The lie used to be something romantically desirable. Elvis Presley's 1960 recording of the 1926 song “Are You Lonesome Tonight?” contains one of the first ever spoken rap sequences (they called it “recital” then): “Honey, you lied when you said you loved me/And I had no cause to doubt you/But I'd rather go on hearing your lies/Than go on living without you.”
In their 1996 song “Lovefool”, the Cardigans take a slightly more upbeat approach on the same subject: “Love me, love me – pretend that you love me, fool me, fool me, go on and fool me […] I don't care if you really care, as long as you don't go.”
And while every bollywood hero and heroine craves for the sound of “sweet little nothingnesses” whispered into their ears, Fleetwood Mac prefer: “Tell me lies, Tell me sweet Little Lies!” (1987):
Nowadays though, nobody has time for lies anymore, just as nobody has the time for lengthy recitals. No more time-consuming wishful thinking about the feelings of someone who is not interested for over 3 minutes – instead, if anything, perhaps a text message “R u l1some 2nite?”
The Black Eyed Peas get right to the point: “Don't lie” (2005). Reasoning: “What you gonna do when it all comes out/When I really see you and what you're all about?” (as if it ever would be possible to “really see” someone and to determine “what that person is all about”). It is not surprising that the lyrics repeatedly point out that the singer doesn't even know why he/she lied in the first place, even though the lying process itself is described full of relish. Thus, it also is not surprising that one of the most interesting parts of the song is when Fergie yodels in an authentic Swiss style in minutes 1.52 – 2.00: “And I lie and I lie and I lie and I lie”:
Had the doctrine of the Black Eyed Peas been followed, the lives of Elvis/Cardigans/Fleetwood Mac would have run efficiently – but without the moments of happiness that they had been able to experience thanks to the sweetness of the lies of their counterparts. Despite their now unfortunate situation, I bet that not one of the pop musicians mentioned regrets those moments.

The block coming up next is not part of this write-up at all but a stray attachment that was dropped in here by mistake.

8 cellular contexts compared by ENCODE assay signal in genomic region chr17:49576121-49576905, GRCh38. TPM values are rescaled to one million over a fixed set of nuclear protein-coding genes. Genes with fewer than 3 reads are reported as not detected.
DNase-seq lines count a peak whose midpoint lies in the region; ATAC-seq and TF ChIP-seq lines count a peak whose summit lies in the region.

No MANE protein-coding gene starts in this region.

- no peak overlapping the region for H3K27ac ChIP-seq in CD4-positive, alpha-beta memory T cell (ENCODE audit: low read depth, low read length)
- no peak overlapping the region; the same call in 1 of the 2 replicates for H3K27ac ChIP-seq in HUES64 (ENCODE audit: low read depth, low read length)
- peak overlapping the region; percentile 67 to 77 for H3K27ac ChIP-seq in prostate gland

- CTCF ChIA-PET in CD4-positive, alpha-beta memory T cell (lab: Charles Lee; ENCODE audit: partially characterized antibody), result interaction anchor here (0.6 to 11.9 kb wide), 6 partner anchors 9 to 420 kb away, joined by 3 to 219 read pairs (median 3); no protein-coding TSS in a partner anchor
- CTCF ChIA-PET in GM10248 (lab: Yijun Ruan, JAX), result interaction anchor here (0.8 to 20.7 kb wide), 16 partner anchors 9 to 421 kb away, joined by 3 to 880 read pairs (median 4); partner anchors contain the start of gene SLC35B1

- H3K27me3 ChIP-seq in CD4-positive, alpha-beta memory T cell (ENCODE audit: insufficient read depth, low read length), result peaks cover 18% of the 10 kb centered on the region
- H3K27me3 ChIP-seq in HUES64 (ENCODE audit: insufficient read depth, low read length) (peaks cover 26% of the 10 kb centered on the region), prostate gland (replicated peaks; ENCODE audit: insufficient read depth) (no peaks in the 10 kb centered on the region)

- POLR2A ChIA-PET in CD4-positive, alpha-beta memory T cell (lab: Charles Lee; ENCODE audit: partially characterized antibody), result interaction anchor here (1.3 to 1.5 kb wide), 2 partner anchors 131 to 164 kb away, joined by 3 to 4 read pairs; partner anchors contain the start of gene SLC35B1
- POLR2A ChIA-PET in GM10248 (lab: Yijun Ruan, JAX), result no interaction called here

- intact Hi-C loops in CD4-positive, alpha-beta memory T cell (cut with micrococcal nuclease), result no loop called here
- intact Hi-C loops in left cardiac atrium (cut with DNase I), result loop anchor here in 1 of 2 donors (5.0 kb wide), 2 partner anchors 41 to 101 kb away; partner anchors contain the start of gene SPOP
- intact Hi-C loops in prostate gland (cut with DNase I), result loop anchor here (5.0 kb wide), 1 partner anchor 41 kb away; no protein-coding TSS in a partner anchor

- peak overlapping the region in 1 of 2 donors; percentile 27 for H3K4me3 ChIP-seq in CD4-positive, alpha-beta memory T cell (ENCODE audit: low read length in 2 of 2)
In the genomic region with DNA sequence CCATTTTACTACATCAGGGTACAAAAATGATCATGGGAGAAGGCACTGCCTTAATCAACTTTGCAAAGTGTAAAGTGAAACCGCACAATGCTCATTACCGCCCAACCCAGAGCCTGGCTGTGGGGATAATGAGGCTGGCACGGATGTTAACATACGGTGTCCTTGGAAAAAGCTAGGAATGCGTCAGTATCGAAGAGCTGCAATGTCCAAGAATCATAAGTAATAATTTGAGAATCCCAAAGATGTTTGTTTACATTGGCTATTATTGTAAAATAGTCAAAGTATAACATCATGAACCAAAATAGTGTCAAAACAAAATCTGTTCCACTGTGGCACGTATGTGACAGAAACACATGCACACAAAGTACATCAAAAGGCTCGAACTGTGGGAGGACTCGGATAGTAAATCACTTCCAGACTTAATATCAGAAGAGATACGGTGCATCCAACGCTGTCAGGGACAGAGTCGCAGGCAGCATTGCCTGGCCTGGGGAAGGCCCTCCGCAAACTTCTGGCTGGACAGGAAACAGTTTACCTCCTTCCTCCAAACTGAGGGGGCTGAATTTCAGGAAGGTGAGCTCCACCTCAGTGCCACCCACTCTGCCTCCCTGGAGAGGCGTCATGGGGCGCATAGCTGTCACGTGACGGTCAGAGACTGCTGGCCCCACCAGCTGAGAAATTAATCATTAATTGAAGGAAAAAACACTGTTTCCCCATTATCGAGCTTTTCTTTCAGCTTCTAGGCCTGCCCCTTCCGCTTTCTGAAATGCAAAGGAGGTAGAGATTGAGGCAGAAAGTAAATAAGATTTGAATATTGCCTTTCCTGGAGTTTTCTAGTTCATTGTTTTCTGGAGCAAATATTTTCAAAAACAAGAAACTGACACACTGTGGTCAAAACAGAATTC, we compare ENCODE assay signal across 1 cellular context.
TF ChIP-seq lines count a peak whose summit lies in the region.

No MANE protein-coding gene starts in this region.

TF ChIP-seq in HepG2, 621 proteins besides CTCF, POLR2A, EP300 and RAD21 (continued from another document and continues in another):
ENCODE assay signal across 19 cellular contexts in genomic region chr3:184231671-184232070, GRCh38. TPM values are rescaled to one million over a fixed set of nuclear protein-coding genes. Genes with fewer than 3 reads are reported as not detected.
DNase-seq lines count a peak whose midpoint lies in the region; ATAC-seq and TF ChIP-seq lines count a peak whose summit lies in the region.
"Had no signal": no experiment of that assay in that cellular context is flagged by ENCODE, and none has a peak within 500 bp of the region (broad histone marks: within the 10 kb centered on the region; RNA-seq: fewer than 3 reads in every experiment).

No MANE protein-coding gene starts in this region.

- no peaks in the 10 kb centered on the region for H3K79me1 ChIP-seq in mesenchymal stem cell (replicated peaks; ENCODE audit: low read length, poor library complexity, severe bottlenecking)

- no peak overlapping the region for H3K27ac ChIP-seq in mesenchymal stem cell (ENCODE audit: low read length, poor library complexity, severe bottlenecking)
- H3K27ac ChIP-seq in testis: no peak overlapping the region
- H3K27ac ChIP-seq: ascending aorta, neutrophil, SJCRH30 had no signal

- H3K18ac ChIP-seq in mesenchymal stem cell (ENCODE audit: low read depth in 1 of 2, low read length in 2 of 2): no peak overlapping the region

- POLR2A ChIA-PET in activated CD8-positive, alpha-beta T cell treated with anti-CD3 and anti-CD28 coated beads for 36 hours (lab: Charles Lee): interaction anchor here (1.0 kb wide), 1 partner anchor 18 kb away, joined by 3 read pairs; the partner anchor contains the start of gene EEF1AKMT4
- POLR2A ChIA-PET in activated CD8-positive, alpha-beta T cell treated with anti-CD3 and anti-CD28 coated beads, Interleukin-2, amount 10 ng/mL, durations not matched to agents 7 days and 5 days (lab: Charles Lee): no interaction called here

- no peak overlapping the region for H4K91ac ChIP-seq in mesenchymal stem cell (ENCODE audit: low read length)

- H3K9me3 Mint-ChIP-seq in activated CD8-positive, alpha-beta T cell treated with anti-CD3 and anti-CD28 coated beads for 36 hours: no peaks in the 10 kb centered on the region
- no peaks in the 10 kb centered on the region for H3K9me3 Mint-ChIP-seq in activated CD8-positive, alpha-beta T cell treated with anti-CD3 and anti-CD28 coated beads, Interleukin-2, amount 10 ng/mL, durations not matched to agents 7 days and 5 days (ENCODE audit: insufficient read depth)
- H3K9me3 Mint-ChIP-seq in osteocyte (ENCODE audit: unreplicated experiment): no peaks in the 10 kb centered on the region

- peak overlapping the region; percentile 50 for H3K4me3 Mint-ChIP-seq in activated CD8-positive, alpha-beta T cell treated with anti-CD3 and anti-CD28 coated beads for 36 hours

Most importantly though, the lie possesses an idealistic power that the realism of truth does not: The lie opens the door to unknown potential possibilities. Very often, humans are given an extraordinary amount of leeway when having to evaluate a situation. The question of the colleague on whether or not his new fashion accessory looks good or not may only have one truthful answer given the time and circumstances: No. However, if enough people lie by saying “yes” for the sake of maintaining a benevolent work atmosphere, then perhaps enough people will catch on and create an exciting new fashion trend…one that is especially exciting because it involves the transformation of aesthetic values over time.
Because ultimately, the lie denies reality as it is and instead explores reality, as it could be – which on its own may or may not be better or worse for the people involved. The truth always is tied down to what is already there – it is the lie that is necessary to induce the changes that can be made possible by imagination. In the best of all cases, the benevolent lie of yesterday turns into the welfare-enhancing truth of today.
Nevertheless, the friends of the lie are few – one of the most loyal ones being the character Barney Stinson in the TV show of questionable quality “How I met your mother”. In Season 5, Episode 19 (2010), he states the following gem of wisdom: “A lie is just a great story that someone ruined with the truth.”
Have an imaginative week,
PS: However, don't forget Micheal Jackson's warning lamento on some of the more unpleasant sides of when “the lie becomes the truth” – Billie Jean (1982):